Blockchain promises to improve traceability and transparency in the agricultural value chain. The ability to quickly trace the origin of food products will be an invaluable tool in contamination incidents.

With blockchains, regulators can quickly identify the source of contaminants and determine the scope of affected products. A timely response by food companies can prevent disease, limit food waste, and financial loss.

Blockchain application in high-tech agricultural development

| A report by the Food Marketing Institute and | Grocery Manufacturers Association found that the average food recall costs $10 million, | no damage to the brand and loss of revenue.

Other high-profile recalls have cost up to $1 billion, such as the 2009 salmonella outbreak in peanuts, while the UPC code. provides a number of tracking features, much of this information is recorded in databases and repositories | not stored digitally.

A more accessible and queryable tracking system can be built using blockchain technology, reducing the time it takes for organizations and authorities to identify the source of food contamination.

More than a third of the food grown is wasted, and food waste costs the food industry nearly a trillion dollars annually. When blockchain transactions can be | completed faster and with less potential for disputes, consumption along the supply chain can also be reduced.

They can also help identify bottlenecks that are contributing to waste. The added transparency that blockchain models can play an important role in fighting food fraud. As consumer demand for organic, non-GMO (non Genetically modified organisms) and antibiotic-free foods increases, news is spreading with cases of false labeling. cheat.

The smallest transactions – whether on the farm, warehouse or factory – can be effectively monitored and communicated across the entire supply chain when combined with IoT (Internet of things) Technology such as sensors and tags RFID. Maersk, a shipping and logistics company, has an intercontinental supply chain involving dozens of employees and hundreds of interactions. They estimate that blockchain could save them billions by improving efficiency reducing fraud and human error.

The benefits of enthusiastically extend to all honest market participants. Blockchain technologies can prevent price extortion and delayed payments, while eliminating intermediaries and reducing transaction fees. This can lead to more reasonable prices and even help small farmers hold a larger share of the value of their crops. Take for example the small coffee farmers in Kenya. Coffee in Kenya is often exchanged for about 15 times what farmers are paid for – and then roasters pay more. Blockchain can increase the value of transparency between farmers and markets.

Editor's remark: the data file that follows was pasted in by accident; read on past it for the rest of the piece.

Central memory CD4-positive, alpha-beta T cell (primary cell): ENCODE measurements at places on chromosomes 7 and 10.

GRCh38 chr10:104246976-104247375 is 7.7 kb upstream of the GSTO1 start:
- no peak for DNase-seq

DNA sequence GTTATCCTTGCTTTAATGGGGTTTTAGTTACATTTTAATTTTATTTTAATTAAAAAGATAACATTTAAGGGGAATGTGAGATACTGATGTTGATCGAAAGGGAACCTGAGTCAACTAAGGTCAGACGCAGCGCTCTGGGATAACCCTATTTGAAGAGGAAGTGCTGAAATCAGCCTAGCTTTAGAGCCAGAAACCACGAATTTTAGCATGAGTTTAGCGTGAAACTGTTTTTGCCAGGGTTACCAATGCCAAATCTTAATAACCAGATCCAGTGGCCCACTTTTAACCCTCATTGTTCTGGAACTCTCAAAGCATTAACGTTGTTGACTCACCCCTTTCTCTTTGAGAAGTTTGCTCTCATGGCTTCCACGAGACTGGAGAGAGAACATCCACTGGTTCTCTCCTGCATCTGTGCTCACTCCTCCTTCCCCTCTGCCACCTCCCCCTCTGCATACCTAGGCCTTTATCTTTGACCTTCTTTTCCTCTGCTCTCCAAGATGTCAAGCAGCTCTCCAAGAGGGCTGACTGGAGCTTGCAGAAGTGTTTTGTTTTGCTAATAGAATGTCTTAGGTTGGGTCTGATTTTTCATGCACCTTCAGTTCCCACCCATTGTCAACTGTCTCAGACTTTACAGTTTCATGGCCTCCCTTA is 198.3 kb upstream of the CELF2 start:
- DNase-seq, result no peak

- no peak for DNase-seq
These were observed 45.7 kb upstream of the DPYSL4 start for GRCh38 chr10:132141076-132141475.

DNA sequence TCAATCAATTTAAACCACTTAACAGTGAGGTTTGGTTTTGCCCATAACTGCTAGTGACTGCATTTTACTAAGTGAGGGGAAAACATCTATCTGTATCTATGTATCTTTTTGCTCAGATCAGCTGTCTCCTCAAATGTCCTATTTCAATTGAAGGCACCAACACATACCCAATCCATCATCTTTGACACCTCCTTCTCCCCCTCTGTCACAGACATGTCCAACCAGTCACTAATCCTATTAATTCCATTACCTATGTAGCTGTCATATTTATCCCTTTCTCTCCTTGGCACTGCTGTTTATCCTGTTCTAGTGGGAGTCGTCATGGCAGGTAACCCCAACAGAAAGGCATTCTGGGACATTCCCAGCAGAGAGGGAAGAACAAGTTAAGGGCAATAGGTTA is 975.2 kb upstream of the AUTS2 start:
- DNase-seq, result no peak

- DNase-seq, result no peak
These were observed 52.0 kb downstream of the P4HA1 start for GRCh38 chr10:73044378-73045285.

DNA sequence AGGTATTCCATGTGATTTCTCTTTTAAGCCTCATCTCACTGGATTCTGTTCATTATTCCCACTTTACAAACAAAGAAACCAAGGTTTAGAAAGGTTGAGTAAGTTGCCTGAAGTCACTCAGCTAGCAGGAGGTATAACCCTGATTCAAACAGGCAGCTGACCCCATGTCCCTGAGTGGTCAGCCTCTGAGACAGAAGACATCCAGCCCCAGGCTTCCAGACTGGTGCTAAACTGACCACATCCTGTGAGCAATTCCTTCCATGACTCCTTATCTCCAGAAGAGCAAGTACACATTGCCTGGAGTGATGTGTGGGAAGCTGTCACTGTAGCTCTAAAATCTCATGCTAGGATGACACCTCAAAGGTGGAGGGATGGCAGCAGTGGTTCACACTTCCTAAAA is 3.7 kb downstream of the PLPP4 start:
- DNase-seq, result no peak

Blockchain application in high-tech agricultural development

Grain millers (one of the largest oat buyers in Western Canada) are rarely accountable to farmers. They often report lower milling yields, so farmers don’t capture the true value of the crop. In other cases, transportation companies reported higher losses and traders reported prices lower than what was actually distributed locally. When each supply chain participant reports the same metrics for both the sender and the consignee, the true value of the farmer’s harvest can be easily verified.

Farmers around the world, from West African cocoa growers to Indian sugarcane growers, depend on buyers to honor contracts and pay in a timely manner. Buyers often enter into price contracts with farmers before the crop season begins, but default when changing futures prices render the contract unprofitable. Then the remaining poor farmers scrambled for other buyers. Even those lucky enough to find another deal can be forced to take a big discount. Often delays in contracting mean significant product damage, eroding the value of more sales.

A startup, Full Profile, is solving these problems by enabling real-time transactions for farmers through “smart contracts” running on the blockchain. Because the logic (of the contract terms) that has been agreed in advance by the parties can be built into a | blockchain (digital code) – payments can be made immediately after the transfer of property ownership

. Full Profile has estimated that supply chain risks, inefficiencies and insolvency cost the Australian grain industry $1 billion, a substantial percentage that could be offset. through blockchain solutions. Even if contracts are respected, currency fluctuations can create unnecessary costs for all players in the supply chain.

Russia has developed a cryptocurrency system just for its beef market, in order to shield both farmers and traders from this volatility. Blockchain technology is being used by banks to reduce risk through advanced insurance products that use weather data collected from satellites to verify farmers’ identities and certifications.


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